March 2008

Back with a Big Bat

Out last season with an injury, 2006 player of the year Danielle Lopez looks to help the Jumbos softball team maintain NESCAC dominance

By Paul Sweeney

Softball coach Cheryl Milligan thought she was giving her team a break when she suggested they begin this season’s practice a day later than planned, but they would have none of it. They wanted to get their season going.

Danielle Lopez is happy to be practicing with her softball teammates in late February, coming back after a year off due to an injury. Photo: Melody Ko

One of those players has even more reason than most for wanting to get out on the field and into the batting box. Senior Danielle Lopez, an All-American as a freshman in 2005 and the New England Small College Athletic Conference Player of the Year in 2006, missed all of last season with a knee injury. Now she’s back and eager to play again.

The softball team was coming off a sub-par season when Lopez and other freshmen were counted on to help turn the team around in 2005. The adjustment didn’t take long. She hit a home run in the third game of her career against defending national champion the University of St. Thomas, and went on to hit eight home runs that season. The team hit 42 homers overall, an average of 1.2 per game and fifth-best mark in NCAA Division III softball history.

Playing second base, Lopez had an even better season as a sophomore, hitting 11 home runs and nabbing the conference’s Player of the Year award. In 2007, a more experienced Tufts team headed into the season with great optimism. But nine days before they were to leave for the season-opening tournament in California, Lopez tore her anterior cruciate ligament during a team exercise, and was out for the season. She made the best of it, though, staying with the team that season and helping out however she could from the bench.

“I had moments when I couldn’t take sitting there watching other people do my job on the field,” says Lopez, who is called D-Lo by her teammates. “But to be behind the scenes, on the bench, I got to see a lot and hear a lot. I was able to interact in ways that I otherwise wouldn’t have if I was playing.”

Lopez returns to a team that is so talented this spring that she says she will have to win her position back. She joins an infield that includes All-Region First Team players Casey Sullivan, A10, and Samantha Kuhles, A09. Lopez, who was red-shirted last season and can play again next spring, expects to pick up where she left off.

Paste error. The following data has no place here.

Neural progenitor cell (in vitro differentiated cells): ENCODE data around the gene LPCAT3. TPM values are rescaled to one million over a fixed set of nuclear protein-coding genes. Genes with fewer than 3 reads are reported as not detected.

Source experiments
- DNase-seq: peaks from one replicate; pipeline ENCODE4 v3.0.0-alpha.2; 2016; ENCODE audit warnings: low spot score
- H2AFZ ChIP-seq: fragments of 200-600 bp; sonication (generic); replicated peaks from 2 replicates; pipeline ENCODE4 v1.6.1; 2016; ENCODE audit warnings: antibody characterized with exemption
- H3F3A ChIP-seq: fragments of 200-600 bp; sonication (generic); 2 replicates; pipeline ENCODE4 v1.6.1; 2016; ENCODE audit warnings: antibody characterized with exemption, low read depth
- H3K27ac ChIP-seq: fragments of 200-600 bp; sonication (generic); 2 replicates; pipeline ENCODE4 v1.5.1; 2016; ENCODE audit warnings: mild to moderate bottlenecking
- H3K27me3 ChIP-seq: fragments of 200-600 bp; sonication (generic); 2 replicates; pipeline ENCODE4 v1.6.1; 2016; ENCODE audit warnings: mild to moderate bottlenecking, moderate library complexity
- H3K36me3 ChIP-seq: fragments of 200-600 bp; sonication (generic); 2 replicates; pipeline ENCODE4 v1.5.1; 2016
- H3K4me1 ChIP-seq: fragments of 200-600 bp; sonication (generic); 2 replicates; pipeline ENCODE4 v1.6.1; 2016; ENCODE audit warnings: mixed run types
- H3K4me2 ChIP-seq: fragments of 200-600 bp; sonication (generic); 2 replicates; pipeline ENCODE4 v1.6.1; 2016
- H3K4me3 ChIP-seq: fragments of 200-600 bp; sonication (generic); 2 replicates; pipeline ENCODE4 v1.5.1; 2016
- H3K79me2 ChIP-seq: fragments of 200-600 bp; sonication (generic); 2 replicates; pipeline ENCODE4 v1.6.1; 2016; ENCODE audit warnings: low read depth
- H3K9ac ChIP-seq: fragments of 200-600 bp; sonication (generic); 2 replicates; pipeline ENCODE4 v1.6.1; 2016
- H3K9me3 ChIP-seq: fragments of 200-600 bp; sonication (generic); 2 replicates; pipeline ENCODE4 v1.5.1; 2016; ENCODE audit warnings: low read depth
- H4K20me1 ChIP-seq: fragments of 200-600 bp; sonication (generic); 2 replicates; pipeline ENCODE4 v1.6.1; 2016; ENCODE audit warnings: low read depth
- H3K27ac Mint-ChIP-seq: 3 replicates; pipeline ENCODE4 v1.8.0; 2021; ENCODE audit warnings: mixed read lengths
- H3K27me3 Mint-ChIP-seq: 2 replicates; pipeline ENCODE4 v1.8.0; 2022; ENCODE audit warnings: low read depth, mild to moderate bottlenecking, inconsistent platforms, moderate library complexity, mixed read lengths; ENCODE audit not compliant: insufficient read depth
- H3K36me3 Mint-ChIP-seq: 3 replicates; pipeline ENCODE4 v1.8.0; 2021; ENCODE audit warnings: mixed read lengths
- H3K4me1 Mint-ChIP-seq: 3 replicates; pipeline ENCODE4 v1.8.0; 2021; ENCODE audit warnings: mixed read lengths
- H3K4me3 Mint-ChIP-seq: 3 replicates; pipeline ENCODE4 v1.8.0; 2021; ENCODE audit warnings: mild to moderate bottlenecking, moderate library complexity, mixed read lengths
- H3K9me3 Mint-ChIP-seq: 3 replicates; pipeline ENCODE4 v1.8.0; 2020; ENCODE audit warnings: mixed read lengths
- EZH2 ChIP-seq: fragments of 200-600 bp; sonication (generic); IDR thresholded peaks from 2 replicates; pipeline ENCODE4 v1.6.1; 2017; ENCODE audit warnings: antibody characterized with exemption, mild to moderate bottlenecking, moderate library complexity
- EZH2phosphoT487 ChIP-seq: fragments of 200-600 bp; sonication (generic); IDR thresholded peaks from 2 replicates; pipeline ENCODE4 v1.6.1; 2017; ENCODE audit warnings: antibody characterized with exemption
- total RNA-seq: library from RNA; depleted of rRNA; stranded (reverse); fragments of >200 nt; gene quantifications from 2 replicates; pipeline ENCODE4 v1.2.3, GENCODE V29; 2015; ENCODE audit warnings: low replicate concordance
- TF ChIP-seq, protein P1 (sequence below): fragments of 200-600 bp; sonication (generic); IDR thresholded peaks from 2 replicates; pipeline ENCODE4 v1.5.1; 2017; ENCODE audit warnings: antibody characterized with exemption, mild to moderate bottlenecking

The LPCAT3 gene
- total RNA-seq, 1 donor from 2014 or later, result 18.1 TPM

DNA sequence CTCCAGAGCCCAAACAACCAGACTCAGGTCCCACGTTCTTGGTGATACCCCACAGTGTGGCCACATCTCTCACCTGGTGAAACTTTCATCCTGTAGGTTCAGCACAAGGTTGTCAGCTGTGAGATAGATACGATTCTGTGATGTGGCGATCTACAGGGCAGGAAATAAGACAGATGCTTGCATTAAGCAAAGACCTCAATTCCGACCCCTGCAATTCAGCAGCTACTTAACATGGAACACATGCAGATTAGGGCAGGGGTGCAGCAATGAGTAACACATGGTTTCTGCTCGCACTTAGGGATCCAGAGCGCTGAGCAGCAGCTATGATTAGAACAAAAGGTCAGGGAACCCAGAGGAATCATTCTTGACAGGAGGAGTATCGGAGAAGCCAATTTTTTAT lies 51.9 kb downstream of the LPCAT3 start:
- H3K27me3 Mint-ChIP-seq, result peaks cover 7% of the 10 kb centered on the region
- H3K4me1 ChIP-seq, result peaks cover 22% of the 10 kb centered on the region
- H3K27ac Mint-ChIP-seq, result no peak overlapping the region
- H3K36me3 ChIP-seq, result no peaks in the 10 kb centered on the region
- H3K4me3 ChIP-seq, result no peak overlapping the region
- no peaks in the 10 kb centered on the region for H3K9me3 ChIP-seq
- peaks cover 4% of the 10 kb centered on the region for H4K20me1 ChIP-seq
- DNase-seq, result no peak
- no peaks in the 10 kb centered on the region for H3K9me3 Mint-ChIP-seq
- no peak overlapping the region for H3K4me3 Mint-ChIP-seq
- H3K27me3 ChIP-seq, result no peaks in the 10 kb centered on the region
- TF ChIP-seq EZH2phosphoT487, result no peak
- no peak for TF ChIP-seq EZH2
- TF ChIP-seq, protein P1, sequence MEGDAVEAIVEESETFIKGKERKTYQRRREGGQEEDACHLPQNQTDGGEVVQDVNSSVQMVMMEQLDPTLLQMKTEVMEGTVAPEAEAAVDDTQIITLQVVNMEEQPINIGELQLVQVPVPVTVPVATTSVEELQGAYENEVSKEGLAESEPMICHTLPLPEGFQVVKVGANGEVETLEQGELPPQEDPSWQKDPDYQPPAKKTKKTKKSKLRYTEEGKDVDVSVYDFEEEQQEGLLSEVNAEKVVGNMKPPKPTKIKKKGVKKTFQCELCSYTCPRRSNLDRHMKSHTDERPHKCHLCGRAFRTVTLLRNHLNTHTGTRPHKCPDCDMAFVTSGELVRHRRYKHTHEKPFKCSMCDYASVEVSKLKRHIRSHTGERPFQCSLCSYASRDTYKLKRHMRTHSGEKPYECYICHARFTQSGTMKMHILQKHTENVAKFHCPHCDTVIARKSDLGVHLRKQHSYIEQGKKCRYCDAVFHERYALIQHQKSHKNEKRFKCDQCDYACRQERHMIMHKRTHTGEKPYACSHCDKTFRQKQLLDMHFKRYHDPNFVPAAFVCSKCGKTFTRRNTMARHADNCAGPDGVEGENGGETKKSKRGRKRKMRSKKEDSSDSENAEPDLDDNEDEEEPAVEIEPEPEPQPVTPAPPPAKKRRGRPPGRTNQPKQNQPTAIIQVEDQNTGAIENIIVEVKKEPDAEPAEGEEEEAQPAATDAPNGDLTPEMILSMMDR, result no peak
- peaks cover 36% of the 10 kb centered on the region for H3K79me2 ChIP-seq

“She may not feel 100 percent yet, but with D-Lo, her 89 percent is close to everyone else’s 100 percent,” says Milligan, J98, G01. “She’s worked hard to get to or very close to 100 percent.”

The Jumbos season starts on March 16 at the Sun West Tournament near Los Angeles, and hopes are high. Last year’s team was one win away from heading to the College World Series. All of the key players returned this spring, and another talented class of recruits has been added.

Being at Tufts is “probably the best thing ever for me,” says softball player Danielle Lopez. Photo: Melody Ko

“We’d like to be at the College World Series, no doubt about it,” says Lopez.

A Fresh Start

On and off the field, Tufts has helped Lopez realize her potential. She entered college as a naïve local kid from Danvers, Mass., who was intimidated by Tufts’ academic reputation. Intent upon taking advantage of a college education that her parents did not have, she embraced all that Tufts had to offer. She has immersed herself in academic pursuits and studied abroad in Barcelona. Her grades are dean’s-list caliber.

“I thought I was going to be the dumbest person at Tufts when I got here,” she says. “Coming here and succeeding athletically and academically showed me that I’m not limited. Being at an academically challenging place and succeeding, I guess the sky’s the limit when you realize that.”

Lopez’s passion through her teen years was horses, not softball. She’s owned four and has enjoyed success in the sport of equestrian showing. As a sophomore at Tufts in 2006, she was a regional champion and placed third nationally in her division. She initially came to Tufts to be a veterinarian.

Horses had been her life, but Tufts has broadened her horizons. After completing half of the required credits for pre-vet, she changed her focus to neuroscience. She’s now a double major in biopsychology and biomedical engineering, with hopes of pursuing a Ph.D. and potentially working on neurodegenerative diseases such as Alzheimer’s.

“Tufts is famous for being able to find out anything and everything that you want to know about anything, because there’s so many people willing to help,” she says. “Being here was probably the best thing ever for me.” And with her help, this might be the Jumbos’ best season ever, too.

Tufts Sports Information Director Paul Sweeney can be reached at

Article Tools

emailE-mail printPrint